You get a rush of that wonderful cosmetic smell up front and for the first ten minutes or so; a smell not so far removed from Lipstick Rose. Unlike Lipstick Rose, this quality in Moulin Rouge resonates more three dimensionally, creating a deeper, more detailed drama in the mind. The fragrance requires a degree of transparency to achieve this, so that you might see through it, though in the bargain it sacrifices the vivacity and even good natured garishness you'd expect from something inspired by one of the world's most infamous burlesque venues. In Moulin Rouge, the cosmetics mingle with the cool, medicinal tones of iris. Somehow, iris is made to perform a sleight of hand I've never known it to execute. Before I read "feathers" in the company's PR description, I pictured them, sensing that weird smell ostrich feathers can have, half animal, half glamor. The iris also adds just enough powder to evoke blush and eye shadow stirring in the air.

There's the slightest touch of vanilla. And the cosmetics wear down to reveal a barely perceptible fruit medley I've gotten from other Histoires scents. I appreciate the artistry and the subtlety behind Moulin Rouge. What I miss is a sense of the raucous activity and even some of the sweat and cigar smoke which would inevitably have been a big part of the place's experience. I wanted something more voluptuous and unpredictable. What I got suggests a picture postcard for tourists. Unfortunately, it's the kind you'd bring back to your mother.

7 comments:

em said...

What a lovely review! I haven't tried anything from Histoires but I would love to try the ones mentioned here. Escpecially Moulin Rouge and all the tubereuses.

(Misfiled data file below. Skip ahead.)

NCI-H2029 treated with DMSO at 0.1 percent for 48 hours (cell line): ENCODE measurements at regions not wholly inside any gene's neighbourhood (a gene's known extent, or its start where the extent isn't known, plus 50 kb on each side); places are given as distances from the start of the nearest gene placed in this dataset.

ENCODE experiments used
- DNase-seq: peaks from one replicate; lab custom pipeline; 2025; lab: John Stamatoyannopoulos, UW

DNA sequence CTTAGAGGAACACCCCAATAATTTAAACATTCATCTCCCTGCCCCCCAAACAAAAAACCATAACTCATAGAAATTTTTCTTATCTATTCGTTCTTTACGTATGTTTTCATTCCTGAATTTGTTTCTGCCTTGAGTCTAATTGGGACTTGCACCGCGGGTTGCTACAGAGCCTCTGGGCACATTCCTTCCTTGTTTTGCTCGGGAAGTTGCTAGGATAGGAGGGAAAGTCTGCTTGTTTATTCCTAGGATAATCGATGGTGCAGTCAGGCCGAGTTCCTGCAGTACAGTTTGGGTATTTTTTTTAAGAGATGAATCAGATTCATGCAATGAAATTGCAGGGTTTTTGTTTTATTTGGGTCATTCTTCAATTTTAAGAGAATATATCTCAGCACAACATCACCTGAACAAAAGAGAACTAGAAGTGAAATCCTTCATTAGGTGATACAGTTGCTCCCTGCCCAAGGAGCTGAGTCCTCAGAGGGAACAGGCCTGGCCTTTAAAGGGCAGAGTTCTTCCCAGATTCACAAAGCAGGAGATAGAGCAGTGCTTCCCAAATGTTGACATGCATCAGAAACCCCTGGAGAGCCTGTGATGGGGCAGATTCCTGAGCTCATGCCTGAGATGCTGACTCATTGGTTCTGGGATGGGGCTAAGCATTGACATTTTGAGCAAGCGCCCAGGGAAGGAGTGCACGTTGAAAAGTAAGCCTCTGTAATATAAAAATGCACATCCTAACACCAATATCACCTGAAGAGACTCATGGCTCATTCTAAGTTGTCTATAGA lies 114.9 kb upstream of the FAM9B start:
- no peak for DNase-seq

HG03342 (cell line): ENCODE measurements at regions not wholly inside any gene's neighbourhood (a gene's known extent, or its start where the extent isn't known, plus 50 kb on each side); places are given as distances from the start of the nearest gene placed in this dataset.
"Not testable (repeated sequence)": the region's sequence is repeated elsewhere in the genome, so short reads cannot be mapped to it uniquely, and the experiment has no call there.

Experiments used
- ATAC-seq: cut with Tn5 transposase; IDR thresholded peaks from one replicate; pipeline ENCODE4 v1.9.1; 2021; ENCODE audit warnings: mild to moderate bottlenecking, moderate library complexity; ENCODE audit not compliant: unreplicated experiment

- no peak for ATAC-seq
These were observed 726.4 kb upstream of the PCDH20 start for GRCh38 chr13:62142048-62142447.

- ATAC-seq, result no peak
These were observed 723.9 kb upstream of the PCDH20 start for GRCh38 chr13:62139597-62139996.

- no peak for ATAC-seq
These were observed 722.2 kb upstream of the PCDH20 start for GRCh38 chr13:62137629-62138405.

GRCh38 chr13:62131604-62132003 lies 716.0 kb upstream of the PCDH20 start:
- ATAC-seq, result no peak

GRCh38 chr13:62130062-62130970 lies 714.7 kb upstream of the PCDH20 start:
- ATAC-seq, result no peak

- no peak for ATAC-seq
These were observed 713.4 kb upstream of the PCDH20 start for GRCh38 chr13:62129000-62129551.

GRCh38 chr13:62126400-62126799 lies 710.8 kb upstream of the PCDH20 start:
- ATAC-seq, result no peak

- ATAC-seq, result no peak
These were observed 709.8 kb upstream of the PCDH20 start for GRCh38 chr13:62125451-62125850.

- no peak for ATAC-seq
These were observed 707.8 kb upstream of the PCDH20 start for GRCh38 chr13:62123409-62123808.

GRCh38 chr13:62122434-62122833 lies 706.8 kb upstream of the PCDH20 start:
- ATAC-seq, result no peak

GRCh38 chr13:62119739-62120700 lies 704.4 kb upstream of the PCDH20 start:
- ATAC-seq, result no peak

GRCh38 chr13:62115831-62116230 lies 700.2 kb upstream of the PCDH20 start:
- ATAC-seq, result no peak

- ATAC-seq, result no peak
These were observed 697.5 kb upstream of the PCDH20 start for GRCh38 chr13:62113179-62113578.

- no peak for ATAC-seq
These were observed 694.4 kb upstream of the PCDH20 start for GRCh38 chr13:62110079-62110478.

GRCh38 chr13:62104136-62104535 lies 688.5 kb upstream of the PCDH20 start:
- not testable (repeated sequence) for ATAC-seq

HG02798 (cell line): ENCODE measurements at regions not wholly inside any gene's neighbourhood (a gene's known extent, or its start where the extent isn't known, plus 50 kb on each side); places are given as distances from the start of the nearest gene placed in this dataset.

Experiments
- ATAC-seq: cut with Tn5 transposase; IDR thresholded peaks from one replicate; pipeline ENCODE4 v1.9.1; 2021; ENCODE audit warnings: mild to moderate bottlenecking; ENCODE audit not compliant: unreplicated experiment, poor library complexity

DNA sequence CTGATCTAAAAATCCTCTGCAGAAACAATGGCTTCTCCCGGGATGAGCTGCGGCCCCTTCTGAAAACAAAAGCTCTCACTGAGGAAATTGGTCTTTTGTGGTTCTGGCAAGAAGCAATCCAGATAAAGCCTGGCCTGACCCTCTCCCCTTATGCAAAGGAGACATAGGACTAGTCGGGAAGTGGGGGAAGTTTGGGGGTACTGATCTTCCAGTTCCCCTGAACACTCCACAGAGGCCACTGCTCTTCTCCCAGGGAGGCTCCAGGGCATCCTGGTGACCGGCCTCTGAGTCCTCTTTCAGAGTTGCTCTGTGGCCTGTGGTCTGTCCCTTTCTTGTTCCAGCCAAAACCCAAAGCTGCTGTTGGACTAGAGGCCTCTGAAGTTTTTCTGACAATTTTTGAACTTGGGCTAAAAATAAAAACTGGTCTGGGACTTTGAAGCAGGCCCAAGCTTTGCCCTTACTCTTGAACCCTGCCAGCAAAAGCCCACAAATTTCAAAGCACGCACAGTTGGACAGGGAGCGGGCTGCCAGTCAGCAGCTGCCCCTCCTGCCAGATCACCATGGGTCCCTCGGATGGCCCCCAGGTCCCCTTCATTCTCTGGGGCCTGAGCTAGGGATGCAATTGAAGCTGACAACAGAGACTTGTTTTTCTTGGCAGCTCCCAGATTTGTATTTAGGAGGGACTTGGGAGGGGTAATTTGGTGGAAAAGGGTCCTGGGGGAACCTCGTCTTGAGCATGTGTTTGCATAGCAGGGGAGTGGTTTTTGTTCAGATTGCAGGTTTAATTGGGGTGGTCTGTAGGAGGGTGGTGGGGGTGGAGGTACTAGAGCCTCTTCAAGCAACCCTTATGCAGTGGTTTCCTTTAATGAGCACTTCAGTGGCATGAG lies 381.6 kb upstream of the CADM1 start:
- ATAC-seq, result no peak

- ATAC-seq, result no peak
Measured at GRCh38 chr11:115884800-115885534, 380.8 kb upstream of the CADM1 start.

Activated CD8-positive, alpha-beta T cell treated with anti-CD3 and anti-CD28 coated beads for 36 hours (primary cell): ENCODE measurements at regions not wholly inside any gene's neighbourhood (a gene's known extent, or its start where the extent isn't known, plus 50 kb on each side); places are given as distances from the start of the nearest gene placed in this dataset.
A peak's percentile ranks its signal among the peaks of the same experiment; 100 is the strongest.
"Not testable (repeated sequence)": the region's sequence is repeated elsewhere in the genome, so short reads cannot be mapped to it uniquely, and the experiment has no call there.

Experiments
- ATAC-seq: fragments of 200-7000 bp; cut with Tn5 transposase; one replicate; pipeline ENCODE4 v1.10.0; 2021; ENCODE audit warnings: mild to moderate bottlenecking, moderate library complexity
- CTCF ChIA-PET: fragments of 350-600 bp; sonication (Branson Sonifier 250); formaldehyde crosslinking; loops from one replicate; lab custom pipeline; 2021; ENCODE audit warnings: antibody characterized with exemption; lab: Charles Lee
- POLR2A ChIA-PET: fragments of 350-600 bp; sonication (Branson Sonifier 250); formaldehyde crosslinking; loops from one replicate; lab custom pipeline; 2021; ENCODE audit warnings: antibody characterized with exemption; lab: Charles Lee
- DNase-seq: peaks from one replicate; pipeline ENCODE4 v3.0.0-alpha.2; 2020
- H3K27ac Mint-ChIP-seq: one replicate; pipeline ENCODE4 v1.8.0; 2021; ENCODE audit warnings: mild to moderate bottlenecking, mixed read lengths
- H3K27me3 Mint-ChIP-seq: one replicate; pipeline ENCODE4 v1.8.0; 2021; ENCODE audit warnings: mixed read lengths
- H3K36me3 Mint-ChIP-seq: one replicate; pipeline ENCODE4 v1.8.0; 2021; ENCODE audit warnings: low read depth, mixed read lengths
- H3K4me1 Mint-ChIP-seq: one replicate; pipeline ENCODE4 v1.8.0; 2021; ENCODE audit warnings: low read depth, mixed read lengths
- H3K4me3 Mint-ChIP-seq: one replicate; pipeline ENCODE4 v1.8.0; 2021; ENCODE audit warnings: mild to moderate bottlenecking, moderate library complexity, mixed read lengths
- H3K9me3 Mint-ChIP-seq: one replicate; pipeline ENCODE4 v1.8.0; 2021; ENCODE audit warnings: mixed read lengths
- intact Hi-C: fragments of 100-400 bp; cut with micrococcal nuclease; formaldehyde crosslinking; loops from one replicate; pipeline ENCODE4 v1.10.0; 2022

ScentScelf said...

{pauses}
Well, I have to say, I'm one of those who doesn't quite get why the HdP line justifies its cost. But I'm still learning.

And we clearly agree on the "what up with that?" aspect of the naming/dating range. While I am more than willing to accept that one person's concept of a scent appropriate for, say, George Sand could vary significantly from another's idea of the same, I don't see the connection in the assignations. There's been yammer to this effect in the comments on other blogs, too...I know, because I yammered along with. ;)

In HdP defense, however, my exposure to the line has been largely through the *former* formulations of so many of the historicals, and I have not smelled the new tuberose trio. So perhaps I need to stifle? A little bit??

I *do* appreciate your thoughts on all of this, because you do such a good job of expressing why certain scents should not be ignored. Without putting any bunnies in the pot, as it were. (Hey, what's a Wednesday morning without a film reference?)